Even the humble slime mould (Physarum polycephalum) can navigate mazes to find a food source, using the most optimal (least expenditure of energy) path. Slime moulds have been used to create maps of major metropolitan transportation systems (such as the Tokyo subway system). Likewise, Darwin's famous experiments with earthworms revealed that earthworms use what the environment affords them in order to strengthen their burrows. They accomplish this despite lacking a central nervous system and any of the "big five" sensory organs. Finally, there are parallels between the pattern dynamics of the BZ (Belousov–Zhabotinsky) reaction and the aggregation phase of the slime mould life cycle (in which a chemical signal for starvation pulls distinct amoebas into an aggregate, and each amoeba that sends the starvation signal becomes the center of a circle towards which the other amoebas move).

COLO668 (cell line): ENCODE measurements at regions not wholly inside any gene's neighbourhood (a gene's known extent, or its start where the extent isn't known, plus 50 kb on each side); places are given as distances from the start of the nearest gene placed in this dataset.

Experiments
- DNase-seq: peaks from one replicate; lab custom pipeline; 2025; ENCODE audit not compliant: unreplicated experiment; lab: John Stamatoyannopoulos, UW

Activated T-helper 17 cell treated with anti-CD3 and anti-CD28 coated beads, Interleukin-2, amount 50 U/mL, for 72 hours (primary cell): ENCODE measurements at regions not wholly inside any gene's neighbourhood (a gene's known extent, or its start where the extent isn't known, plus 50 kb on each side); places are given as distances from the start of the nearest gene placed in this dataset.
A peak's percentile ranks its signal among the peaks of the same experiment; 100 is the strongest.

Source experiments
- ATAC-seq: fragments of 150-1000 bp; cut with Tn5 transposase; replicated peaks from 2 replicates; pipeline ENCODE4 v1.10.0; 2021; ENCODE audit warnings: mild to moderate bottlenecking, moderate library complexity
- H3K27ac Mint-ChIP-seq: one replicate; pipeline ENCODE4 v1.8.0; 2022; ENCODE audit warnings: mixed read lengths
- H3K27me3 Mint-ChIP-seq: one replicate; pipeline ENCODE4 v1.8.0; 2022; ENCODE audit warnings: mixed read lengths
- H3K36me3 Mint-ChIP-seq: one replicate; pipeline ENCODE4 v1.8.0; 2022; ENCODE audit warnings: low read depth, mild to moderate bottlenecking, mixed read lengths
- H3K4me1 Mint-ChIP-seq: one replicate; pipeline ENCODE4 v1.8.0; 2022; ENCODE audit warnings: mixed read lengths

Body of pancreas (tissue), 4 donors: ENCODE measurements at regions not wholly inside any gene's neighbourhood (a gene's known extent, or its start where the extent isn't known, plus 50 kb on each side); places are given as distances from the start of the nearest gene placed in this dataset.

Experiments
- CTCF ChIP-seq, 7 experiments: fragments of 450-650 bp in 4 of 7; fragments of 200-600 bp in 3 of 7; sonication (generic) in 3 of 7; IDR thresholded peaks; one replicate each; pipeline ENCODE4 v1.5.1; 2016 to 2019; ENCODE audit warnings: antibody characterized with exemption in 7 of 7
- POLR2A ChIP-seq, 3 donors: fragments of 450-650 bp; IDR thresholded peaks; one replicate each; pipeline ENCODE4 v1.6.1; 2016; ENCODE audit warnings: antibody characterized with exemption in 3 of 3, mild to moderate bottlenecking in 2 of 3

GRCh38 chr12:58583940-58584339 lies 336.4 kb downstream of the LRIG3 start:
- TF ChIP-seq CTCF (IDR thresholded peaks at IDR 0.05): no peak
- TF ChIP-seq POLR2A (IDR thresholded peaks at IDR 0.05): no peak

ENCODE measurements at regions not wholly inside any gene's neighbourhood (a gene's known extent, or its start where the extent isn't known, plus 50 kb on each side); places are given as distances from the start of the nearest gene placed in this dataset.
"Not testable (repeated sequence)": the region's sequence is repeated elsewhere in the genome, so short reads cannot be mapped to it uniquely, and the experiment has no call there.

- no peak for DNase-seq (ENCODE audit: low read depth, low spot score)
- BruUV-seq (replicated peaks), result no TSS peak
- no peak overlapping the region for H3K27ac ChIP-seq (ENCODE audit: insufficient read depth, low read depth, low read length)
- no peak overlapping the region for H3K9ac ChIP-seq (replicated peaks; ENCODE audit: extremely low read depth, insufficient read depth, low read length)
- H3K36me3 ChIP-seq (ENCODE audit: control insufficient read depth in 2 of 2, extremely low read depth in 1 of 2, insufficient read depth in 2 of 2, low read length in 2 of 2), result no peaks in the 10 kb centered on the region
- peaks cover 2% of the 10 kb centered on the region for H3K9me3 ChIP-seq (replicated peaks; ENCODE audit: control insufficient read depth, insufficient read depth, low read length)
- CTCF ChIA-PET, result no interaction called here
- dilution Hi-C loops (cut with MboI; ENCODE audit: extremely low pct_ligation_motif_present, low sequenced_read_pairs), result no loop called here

Examples like suggest that many complex systems, both biological and otherwise, can demonstrate intelligent behavior. The social, cultural, political, biological, and other environmental contexts afford and constrain the kind of intelligence an organism has. Brains, especially human ones, aren't particularly special in this regard.